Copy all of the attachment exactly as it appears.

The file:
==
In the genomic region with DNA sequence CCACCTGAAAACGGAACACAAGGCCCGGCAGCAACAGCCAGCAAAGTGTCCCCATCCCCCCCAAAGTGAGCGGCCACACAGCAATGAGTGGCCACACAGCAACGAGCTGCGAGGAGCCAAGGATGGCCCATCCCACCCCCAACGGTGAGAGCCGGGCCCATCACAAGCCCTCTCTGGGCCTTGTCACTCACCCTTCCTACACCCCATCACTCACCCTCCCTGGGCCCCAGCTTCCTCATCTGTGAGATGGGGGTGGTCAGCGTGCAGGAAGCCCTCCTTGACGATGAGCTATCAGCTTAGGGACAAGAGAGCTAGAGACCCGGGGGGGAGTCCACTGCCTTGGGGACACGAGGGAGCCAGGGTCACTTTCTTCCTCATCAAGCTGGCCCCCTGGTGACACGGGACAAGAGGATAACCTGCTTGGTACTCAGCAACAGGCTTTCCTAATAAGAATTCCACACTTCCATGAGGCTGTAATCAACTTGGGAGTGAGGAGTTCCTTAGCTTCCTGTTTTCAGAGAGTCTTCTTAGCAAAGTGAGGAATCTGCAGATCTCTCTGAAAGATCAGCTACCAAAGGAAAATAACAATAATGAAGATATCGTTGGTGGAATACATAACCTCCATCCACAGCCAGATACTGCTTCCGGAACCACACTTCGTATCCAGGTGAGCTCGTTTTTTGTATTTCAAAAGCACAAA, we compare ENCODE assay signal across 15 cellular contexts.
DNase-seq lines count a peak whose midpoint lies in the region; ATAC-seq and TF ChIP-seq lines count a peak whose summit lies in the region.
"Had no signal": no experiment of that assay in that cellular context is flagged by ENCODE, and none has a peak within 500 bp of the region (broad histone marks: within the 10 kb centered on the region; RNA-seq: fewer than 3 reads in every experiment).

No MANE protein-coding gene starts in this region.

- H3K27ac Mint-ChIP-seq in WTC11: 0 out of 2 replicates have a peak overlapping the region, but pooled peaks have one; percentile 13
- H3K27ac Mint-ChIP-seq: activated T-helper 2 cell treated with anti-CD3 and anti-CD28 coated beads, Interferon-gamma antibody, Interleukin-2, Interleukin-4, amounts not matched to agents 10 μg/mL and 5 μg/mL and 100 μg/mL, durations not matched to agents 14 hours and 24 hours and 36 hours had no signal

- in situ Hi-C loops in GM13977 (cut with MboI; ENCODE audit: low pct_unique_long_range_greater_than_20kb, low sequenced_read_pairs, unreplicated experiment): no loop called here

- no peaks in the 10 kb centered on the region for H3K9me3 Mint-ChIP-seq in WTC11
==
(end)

In the genomic region with DNA sequence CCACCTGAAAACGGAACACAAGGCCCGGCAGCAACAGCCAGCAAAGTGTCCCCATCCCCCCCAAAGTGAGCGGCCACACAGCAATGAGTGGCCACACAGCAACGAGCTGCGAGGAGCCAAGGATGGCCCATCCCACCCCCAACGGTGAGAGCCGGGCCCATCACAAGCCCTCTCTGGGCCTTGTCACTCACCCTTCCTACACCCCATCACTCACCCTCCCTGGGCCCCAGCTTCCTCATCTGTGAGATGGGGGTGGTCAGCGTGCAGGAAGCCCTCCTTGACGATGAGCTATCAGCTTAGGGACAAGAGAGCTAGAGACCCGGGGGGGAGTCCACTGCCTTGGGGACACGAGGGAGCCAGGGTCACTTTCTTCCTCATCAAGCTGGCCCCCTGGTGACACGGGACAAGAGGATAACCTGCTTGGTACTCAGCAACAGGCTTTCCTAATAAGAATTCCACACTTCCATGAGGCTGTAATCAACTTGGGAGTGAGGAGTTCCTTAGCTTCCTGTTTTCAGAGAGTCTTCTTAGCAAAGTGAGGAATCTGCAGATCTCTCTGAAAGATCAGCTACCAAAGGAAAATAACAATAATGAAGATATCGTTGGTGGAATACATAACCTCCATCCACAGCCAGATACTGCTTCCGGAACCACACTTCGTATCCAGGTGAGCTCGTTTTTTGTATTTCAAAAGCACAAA, we compare ENCODE assay signal across 15 cellular contexts.
DNase-seq lines count a peak whose midpoint lies in the region; ATAC-seq and TF ChIP-seq lines count a peak whose summit lies in the region.
"Had no signal": no experiment of that assay in that cellular context is flagged by ENCODE, and none has a peak within 500 bp of the region (broad histone marks: within the 10 kb centered on the region; RNA-seq: fewer than 3 reads in every experiment).

No MANE protein-coding gene starts in this region.

- H3K27ac Mint-ChIP-seq in WTC11: 0 out of 2 replicates have a peak overlapping the region, but pooled peaks have one; percentile 13
- H3K27ac Mint-ChIP-seq: activated T-helper 2 cell treated with anti-CD3 and anti-CD28 coated beads, Interferon-gamma antibody, Interleukin-2, Interleukin-4, amounts not matched to agents 10 μg/mL and 5 μg/mL and 100 μg/mL, durations not matched to agents 14 hours and 24 hours and 36 hours had no signal

- in situ Hi-C loops in GM13977 (cut with MboI; ENCODE audit: low pct_unique_long_range_greater_than_20kb, low sequenced_read_pairs, unreplicated experiment): no loop called here

- no peaks in the 10 kb centered on the region for H3K9me3 Mint-ChIP-seq in WTC11